I spend most of my hunting hours scouting a region before I embark on hunting, as this makes me get acquainted with the bull in that area. I also get to understand the elk’s body language before making a call.  

Hunting Elk in Pressurized Areas

Calling on elk that reside in an area where they are used to getting hunted can be futile. They are probably accustomed to the sounds hunters make when hunting them. Also, elks that have seen many hunters are less likely to respond to calls regardless of how authentic it may sound. 

Your luck may especially be bad if you hunt an elk that a previous hunter already tried luring with a call and failed at killing.  

Types of Elk Calls 

When I first started sourcing for the best elk calls, I was unaware of the different varieties in the market. It is especially confusing if you do not know under the circumstances that each elk call should be used. I, therefore, had to try out different elk calls before I got it right.

From experience, I would recommend that hunters carry multiple elk calls for different elk sounds when they hunt and see which one works for them. But this is for the novice hunters who are yet to understand which elk sound they need for the hunting season.   


It is favorite for turkey hunters, but the design is among the most versatile for elk calling in the market. The design features a thin horseshoe-like device that can have one or many latexes stretching from across its center.

This is my favorite because I can use it to mimic almost all sounds elk make, with only slight modifications to its design.  The diaphragm also leaves the hunters hands free when hunting as you can use it on the mouth hands free. You can easily stop an unsuspecting bull elk from waking to get a clear shot by mimicking the soft calls of a cow elk. When the bull stops to look into your direction, that is your chance, and often is only a single chance that you must not waste. 

However, I must warn you that this is not for the novice hunter as it is among the most difficult you will have to master. Also, when using this elk call, you must ensure you do not have anything in your mouth. It is because this may make an unwanted sound and scare away the elk instead of drawing it near to you. The bottom line is that the diaphragm elk call needs a lot of practice to get all the elk vocalizations right.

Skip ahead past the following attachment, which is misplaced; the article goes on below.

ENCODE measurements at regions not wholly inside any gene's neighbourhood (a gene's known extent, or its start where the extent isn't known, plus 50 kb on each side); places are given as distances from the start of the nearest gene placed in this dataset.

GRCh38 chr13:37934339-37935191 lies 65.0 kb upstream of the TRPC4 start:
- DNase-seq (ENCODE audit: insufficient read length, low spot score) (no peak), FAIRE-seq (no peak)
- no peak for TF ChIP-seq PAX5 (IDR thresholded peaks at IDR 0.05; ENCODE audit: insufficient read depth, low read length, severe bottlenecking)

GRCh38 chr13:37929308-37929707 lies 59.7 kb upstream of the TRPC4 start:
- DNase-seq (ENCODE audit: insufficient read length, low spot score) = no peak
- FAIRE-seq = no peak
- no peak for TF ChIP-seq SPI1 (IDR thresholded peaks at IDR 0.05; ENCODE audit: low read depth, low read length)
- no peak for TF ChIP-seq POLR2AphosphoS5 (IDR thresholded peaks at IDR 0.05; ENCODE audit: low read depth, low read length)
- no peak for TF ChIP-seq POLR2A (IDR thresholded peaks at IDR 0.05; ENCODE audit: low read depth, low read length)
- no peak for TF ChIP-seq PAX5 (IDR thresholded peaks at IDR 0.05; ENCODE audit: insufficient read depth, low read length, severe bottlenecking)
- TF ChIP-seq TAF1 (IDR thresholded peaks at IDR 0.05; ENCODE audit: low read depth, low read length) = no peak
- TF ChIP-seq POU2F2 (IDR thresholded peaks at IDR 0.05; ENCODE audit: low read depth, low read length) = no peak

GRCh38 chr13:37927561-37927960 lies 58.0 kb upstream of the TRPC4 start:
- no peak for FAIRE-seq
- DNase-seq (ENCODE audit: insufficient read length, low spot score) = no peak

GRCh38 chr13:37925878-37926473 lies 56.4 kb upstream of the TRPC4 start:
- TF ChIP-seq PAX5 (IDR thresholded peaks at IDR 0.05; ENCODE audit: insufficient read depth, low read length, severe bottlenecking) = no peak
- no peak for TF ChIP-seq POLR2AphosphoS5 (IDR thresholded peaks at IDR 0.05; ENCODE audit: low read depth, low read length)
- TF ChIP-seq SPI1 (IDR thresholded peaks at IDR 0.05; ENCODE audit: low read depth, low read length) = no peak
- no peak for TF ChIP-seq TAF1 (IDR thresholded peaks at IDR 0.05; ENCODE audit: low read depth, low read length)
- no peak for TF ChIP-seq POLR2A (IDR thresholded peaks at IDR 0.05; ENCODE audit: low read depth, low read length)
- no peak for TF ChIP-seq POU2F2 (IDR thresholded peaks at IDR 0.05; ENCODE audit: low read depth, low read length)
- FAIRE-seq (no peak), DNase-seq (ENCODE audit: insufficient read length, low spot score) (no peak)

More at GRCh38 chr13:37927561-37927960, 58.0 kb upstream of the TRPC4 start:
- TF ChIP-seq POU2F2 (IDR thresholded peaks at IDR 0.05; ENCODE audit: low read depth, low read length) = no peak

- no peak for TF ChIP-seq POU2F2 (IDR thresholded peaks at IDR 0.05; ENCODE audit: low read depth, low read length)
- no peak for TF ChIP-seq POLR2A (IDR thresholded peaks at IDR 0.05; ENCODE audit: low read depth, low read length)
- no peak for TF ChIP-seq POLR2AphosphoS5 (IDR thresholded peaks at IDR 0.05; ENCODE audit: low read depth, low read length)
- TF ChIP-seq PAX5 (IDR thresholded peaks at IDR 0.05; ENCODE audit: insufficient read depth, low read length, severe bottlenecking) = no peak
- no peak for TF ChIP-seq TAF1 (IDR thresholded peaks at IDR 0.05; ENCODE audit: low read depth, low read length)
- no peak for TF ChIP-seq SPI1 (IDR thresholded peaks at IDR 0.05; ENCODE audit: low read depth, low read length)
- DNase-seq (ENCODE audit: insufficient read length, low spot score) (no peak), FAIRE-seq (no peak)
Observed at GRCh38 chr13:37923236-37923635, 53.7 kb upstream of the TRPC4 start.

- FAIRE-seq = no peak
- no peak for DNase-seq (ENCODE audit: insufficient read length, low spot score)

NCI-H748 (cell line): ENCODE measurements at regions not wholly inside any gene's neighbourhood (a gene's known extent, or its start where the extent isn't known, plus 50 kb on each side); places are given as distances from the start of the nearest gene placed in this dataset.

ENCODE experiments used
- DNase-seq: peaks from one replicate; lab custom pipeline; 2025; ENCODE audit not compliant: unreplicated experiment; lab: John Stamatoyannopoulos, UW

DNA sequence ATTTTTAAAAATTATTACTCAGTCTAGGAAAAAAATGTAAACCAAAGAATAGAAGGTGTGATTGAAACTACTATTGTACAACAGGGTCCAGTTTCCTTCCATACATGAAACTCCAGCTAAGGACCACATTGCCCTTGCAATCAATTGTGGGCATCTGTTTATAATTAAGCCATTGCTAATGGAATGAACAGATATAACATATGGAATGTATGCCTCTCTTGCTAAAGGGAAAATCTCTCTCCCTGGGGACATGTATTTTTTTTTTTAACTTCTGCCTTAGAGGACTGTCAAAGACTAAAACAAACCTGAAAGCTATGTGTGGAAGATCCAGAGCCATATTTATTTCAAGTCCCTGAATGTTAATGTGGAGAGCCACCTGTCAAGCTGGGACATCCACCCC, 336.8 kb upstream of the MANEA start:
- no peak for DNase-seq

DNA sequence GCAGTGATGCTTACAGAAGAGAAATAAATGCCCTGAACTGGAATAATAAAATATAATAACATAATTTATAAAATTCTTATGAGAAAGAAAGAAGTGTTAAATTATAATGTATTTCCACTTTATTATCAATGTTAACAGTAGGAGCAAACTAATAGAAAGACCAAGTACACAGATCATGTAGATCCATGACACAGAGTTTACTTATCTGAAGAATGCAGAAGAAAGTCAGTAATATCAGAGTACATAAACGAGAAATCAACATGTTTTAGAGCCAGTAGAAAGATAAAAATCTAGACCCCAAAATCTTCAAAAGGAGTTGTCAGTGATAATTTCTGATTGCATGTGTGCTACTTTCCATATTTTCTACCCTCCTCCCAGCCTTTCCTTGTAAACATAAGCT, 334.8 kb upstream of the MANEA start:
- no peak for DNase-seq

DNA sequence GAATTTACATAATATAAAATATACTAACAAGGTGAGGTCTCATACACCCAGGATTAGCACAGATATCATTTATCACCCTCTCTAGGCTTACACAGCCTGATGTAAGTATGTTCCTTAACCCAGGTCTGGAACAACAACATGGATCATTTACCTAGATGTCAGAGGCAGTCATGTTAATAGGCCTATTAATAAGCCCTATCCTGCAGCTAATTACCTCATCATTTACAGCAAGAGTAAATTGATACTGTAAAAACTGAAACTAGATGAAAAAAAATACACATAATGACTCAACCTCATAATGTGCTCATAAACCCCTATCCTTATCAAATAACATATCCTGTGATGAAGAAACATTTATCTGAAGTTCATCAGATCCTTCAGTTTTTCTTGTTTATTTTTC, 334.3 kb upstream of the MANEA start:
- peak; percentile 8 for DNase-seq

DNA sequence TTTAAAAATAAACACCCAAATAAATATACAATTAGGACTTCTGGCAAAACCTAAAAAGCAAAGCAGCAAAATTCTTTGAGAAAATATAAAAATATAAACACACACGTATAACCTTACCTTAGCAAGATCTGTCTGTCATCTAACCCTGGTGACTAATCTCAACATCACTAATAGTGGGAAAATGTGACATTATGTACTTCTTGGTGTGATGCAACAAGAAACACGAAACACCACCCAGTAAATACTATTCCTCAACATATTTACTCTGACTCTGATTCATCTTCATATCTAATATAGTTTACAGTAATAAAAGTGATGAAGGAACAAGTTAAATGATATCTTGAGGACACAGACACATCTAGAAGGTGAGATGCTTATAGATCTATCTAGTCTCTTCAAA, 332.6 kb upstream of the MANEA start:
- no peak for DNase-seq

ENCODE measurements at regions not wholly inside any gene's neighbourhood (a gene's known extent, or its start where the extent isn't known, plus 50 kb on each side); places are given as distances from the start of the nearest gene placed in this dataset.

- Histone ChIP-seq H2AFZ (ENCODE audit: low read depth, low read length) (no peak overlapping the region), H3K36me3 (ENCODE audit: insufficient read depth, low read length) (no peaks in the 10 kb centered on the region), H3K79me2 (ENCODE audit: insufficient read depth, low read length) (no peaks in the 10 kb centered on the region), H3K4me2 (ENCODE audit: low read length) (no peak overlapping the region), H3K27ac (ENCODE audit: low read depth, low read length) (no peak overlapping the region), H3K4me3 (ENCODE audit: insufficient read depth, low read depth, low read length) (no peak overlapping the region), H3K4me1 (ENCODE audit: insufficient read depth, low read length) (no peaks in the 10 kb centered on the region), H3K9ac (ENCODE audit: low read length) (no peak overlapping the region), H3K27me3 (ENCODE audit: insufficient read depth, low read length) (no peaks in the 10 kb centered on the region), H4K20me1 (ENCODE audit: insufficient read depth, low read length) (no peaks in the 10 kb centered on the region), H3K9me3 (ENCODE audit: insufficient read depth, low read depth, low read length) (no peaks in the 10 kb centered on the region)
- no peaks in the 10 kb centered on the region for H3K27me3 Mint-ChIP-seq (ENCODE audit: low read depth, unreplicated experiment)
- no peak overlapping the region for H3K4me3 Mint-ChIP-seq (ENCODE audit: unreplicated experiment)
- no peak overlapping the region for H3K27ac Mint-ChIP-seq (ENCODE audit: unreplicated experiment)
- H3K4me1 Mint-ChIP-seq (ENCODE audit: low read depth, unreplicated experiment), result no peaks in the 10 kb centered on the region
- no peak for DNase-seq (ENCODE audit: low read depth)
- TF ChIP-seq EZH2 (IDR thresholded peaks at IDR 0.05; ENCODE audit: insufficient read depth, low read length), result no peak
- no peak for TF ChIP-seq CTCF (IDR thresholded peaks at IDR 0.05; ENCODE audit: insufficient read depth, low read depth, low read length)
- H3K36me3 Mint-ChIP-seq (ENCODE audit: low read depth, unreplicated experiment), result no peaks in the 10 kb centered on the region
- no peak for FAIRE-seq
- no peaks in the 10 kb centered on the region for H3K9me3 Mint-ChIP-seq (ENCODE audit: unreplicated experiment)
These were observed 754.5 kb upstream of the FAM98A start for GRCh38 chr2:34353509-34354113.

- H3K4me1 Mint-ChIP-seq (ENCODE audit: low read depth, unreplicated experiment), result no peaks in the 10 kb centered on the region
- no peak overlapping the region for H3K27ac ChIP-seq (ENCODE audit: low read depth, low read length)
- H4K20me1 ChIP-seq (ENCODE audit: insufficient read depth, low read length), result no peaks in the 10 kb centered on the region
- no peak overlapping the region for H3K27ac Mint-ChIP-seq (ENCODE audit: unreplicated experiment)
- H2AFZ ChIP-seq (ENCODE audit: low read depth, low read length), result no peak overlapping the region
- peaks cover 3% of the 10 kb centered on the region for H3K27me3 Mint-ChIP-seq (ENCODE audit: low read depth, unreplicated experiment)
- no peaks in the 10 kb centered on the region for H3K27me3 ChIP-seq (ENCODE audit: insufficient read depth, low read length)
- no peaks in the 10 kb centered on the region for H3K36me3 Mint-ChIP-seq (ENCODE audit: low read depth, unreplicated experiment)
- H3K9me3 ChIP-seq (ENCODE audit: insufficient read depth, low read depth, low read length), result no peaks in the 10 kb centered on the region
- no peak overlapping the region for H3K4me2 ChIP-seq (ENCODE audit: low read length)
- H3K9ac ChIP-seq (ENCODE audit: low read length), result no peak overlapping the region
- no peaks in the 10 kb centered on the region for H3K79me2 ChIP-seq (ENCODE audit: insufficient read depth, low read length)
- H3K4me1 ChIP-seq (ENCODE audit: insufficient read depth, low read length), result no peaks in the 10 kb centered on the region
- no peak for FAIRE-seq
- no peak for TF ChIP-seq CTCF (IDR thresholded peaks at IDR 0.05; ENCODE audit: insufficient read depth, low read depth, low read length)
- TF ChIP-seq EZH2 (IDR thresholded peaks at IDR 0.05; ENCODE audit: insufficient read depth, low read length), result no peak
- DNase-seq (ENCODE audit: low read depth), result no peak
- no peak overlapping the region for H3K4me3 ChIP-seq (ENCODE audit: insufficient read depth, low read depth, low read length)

Unlike the diaphragm, the reed is handheld, and you cannot call and shoot at the same time. When you blow through a reed, the air will pass across the shape of the reed and make the appropriate elk call you want. When I was using the reed for the elk call, I discovered that I could make different tones repeatedly depending on the elk call I wanted to make. 

Some elk calls create different sounds because I was changing the pressure on the reed. I did this by tightening my lips and making different variations of how hard I could blow it. For other reed designs, I had to squeeze on the device to make different elk calls. 

The best thing about reed calls is that they are easy to use, and you will not need lots of practice to master. When using the reed call for elk hunting, select the one with multiple elk call variations as this ensures that you spend less money to get the most reed vocalizations. 

However, reed calls also have their downside, as they can get ruined by your saliva and end up having an unwanted elk call. But when the reed dries, you can use it efficiently again. 


It is the kind of elk call that is quite reliable as they are easy to use. All it needs from the hunter is to squeeze it, and this will force air across the reed.  Similar to the reed described above, it is not a hands-free option, and this will force the hunter to call then reach for his weapon.  

However, you can address this issue by keeping the elk call on a lanyard and dropping it whenever necessary. An example of the manual reed elk calls is the Hoochie Mama and is a design by Primos.


A bugle is an elk call that works by vocalizing the bugle of bull elks. The design features a diaphragm with a tube attached to one end. The purpose of the tube is to create a reverberating sound that elks often make when bugling. If you want to make different tones, all you have to do is to vary the pressure on the latex. Different designs can be used manually to change the pressure on the latex. Sometimes the attached tube can be used together with a regular diaphragm elk call, making the sounds more realistic.


The digital world is never short of technological advancements.  Electronic elk calls feature apps that can be used to turn your tablet or smartphone into an electronic elk call. The best thing about these kinds of elk calls is that they are so simple to use. By the touch of a button, you can get the particular elk call you need for your hunt. However, it is not that easy as some users may not understand how to operate the electronic device. 

The downside to using electronic calls is that the sounds may not be loud enough or even realistic. There is also the problem of having to use your hands to make the call. You will also not find readily available lanyard to allow you to drop your smartphone when an elk stops to look in your direction. The greatest disadvantage is that most states do not allow the use of electronic calls for hunting elk. 


Hunting elks using calls is one of the many ways both novice and skilled hunters can expand their chances of having a successful hunt. To make this tactic successful, you must understand elk language and vocalizations and know exactly when to use them on the hunt.